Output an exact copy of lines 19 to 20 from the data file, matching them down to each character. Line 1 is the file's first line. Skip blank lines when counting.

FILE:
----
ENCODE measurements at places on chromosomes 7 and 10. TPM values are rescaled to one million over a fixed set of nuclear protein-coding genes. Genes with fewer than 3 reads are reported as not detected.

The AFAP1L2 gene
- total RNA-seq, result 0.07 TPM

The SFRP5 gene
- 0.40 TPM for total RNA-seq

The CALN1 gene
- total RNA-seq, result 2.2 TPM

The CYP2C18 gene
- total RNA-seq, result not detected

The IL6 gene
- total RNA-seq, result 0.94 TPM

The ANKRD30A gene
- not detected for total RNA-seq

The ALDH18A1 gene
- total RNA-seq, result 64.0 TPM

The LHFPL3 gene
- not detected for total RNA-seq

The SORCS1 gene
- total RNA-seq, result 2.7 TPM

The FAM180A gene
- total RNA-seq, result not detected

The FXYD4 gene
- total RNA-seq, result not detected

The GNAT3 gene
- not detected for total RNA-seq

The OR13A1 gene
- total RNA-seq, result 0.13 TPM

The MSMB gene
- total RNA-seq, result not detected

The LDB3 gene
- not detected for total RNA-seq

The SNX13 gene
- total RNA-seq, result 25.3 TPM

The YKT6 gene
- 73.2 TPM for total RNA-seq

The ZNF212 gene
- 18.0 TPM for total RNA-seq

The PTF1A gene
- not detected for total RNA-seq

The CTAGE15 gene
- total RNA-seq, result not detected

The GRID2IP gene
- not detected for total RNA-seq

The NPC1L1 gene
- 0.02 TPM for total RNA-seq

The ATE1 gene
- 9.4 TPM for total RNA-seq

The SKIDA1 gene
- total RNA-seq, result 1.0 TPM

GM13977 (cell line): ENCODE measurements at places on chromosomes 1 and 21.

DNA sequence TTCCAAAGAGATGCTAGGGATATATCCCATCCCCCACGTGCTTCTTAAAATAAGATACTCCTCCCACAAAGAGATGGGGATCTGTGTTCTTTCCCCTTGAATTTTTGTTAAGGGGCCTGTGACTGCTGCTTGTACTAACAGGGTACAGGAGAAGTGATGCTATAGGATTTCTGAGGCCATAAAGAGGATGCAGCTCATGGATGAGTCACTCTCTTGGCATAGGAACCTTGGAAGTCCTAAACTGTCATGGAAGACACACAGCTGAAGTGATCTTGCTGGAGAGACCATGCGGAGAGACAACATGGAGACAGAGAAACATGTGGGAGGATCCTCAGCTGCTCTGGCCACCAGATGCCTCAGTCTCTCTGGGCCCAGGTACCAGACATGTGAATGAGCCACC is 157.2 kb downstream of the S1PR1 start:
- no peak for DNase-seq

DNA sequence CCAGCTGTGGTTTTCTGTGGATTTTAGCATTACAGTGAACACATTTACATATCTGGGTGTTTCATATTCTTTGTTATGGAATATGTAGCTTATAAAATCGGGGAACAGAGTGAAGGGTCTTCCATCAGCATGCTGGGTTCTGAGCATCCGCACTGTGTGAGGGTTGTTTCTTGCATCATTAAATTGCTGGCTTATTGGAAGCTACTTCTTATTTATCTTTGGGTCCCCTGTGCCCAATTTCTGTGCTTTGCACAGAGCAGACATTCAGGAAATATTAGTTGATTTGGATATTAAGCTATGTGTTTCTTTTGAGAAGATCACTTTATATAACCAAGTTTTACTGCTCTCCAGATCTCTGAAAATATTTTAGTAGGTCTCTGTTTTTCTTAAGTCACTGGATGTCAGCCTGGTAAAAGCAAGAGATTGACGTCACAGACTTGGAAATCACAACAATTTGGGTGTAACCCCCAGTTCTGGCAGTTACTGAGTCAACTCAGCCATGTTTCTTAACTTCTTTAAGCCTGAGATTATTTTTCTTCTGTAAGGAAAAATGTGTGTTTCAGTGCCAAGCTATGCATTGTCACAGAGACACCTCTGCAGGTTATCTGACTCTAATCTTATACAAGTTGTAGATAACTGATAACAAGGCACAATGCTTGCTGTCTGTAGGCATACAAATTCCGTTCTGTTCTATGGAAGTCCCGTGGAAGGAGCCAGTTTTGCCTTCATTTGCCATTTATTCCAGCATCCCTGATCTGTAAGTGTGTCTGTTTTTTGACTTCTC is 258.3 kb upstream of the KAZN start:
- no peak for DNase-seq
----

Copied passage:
- total RNA-seq, result 2.7 TPM

The FAM180A gene